Take a trip around the world with us to explore fun and colourful canopies. A canopy is a unique way to add artistic elements to a space, by activating the sky and enveloping visitors in a lovely oasis. Exploring how artful canopies can transform a space, MASSIVart has collected and discovered our top five picks for fun and playful canopies:
Originally covered by a huge plastic tarp, the city council of Alhaurín de La Torre in Malaga decided to create an eco-friendly and community-based activation. Local crochet teacher Eva Pacheco and more than a dozen of her students were commissioned to create a massive patchwork of crocheted squares in order to shade the main shopping corridor. Pacheco and the group of women continue to expand their textile tarp, creating a radiant space for the community and visitors to gather.
Endless Frames by Pamela Poh Sin Tan invites visitors to engage their imagination, transporting them into a “cavern-like” tunnel. Inspired by traditional Chinese wooden doors and window frames, Tan collaborated with Kwai Chai Hong to create this historical time tunnel. Their intention was to stimulate a conversation on the need to preserve their cultural heritage in a rapidly changing world.
Emmanuelle Moureaux’s 100 colors is an installation series that began in 2013. Using 100 shades of colours, Moureaux activates spaces drawing her inspiration from the overflowing colours of Tokyo. Her intention is to invite visitors to see, touch, and feel the colours with all of their senses and to become more conscious of the colours that already exist around them. Not every version of 100 colors is a canopy but the canopy manifestations of the series welcome visitors to look up as they experience her art. Moureaux is now up to series 40 of her 100 colors installations!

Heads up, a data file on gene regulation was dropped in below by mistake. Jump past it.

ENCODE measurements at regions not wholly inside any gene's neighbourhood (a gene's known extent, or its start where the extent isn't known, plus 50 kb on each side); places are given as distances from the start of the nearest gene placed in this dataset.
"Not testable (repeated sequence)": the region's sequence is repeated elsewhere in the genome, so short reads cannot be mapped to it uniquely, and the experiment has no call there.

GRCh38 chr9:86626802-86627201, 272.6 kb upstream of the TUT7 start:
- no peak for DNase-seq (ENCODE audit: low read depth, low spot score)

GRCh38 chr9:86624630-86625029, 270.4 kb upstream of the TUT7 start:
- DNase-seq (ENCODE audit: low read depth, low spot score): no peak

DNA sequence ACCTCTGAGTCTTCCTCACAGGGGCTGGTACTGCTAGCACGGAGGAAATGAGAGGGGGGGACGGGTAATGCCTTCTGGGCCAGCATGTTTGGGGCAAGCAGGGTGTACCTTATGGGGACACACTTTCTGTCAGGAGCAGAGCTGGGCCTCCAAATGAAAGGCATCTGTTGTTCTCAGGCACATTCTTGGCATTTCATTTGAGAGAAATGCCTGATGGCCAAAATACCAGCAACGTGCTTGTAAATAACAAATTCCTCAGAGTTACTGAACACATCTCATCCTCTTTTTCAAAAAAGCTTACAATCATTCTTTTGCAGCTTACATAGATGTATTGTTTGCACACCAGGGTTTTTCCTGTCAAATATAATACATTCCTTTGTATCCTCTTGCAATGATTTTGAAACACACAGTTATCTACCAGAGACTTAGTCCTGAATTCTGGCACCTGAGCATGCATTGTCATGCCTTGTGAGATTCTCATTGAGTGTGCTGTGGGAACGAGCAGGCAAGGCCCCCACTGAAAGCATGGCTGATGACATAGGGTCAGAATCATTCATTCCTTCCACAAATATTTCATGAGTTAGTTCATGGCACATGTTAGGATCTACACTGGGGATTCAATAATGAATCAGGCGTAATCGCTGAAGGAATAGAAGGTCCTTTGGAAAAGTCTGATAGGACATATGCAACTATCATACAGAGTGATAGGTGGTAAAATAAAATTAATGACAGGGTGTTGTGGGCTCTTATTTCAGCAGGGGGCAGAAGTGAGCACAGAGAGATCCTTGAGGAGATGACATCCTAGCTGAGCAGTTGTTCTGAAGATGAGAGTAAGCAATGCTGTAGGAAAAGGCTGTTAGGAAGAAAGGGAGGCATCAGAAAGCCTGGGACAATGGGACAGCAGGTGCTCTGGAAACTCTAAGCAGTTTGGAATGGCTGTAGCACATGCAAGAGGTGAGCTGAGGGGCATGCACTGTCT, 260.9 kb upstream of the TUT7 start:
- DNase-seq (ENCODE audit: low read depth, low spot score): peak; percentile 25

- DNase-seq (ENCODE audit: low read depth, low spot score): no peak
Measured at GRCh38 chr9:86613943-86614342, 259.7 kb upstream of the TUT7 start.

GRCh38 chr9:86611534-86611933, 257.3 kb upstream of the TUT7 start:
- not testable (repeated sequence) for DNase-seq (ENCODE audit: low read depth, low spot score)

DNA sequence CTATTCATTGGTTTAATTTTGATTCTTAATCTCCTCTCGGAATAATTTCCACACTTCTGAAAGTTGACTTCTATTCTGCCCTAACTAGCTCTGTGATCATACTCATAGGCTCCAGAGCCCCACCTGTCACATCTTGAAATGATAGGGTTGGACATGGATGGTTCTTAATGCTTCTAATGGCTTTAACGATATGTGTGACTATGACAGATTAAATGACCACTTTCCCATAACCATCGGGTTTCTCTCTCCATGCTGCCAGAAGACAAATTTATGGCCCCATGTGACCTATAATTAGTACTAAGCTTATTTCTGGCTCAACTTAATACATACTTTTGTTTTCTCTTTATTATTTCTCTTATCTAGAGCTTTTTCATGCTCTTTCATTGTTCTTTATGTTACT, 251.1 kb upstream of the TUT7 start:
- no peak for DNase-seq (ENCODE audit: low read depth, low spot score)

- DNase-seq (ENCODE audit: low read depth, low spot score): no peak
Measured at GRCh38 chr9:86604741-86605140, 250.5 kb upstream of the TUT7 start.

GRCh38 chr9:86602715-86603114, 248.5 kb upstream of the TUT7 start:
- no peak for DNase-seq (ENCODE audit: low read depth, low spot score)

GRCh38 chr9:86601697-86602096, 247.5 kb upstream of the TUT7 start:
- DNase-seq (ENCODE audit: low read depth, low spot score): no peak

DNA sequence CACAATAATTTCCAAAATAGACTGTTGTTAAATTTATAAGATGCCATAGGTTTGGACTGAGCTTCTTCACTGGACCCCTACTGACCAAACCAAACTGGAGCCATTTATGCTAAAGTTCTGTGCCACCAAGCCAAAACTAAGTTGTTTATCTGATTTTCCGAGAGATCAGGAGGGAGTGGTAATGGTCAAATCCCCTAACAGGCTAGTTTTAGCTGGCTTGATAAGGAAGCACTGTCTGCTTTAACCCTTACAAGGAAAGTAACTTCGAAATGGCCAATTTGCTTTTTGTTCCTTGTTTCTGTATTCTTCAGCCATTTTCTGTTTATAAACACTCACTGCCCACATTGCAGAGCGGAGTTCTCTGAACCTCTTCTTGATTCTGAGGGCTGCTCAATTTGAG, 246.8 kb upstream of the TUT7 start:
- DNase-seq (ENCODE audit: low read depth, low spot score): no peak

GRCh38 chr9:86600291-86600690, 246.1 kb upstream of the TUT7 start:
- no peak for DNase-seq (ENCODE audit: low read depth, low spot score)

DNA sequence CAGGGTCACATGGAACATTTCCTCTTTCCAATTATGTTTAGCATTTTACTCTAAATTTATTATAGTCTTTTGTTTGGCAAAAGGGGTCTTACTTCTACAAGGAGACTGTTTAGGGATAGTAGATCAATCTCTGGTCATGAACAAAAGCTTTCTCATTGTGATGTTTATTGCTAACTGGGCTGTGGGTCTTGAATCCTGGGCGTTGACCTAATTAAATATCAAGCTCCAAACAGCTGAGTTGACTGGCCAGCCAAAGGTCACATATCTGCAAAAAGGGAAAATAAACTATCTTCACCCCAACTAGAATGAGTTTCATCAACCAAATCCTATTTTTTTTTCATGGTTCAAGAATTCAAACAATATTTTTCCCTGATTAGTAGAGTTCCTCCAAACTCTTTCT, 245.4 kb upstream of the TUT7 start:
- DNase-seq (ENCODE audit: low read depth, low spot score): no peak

DP Architects created the Zero Waste Playground for Singapore’s Archifest in 2016. Archifest was created for Singaporeans to stop and enjoy big art installations as they move throughout their days. The theme of Archifest 2016 was “exhale.” DP Architects Pavilion has been described as a “play of contrasts.” Constructed in Raffles Place Park, the safety netting of their pavilion was painted with playful primary colours and was intended to disrupt the surrounding landscape. DP Architects’ intention was to explore how colour has the power to change moods, uplifting the human psyche.
Multidisciplinary artist duo from Berlin and Hannover, Quintessenz’s Follow Long in Beijing is a feast for the eyes. Dynamic and site specific, Quintessenz’s work invites pedestrians to walk looking up at the gentle shades of colour fabric. The shadows of this canopy cast their shadow on the pavement according to the wind and the sun.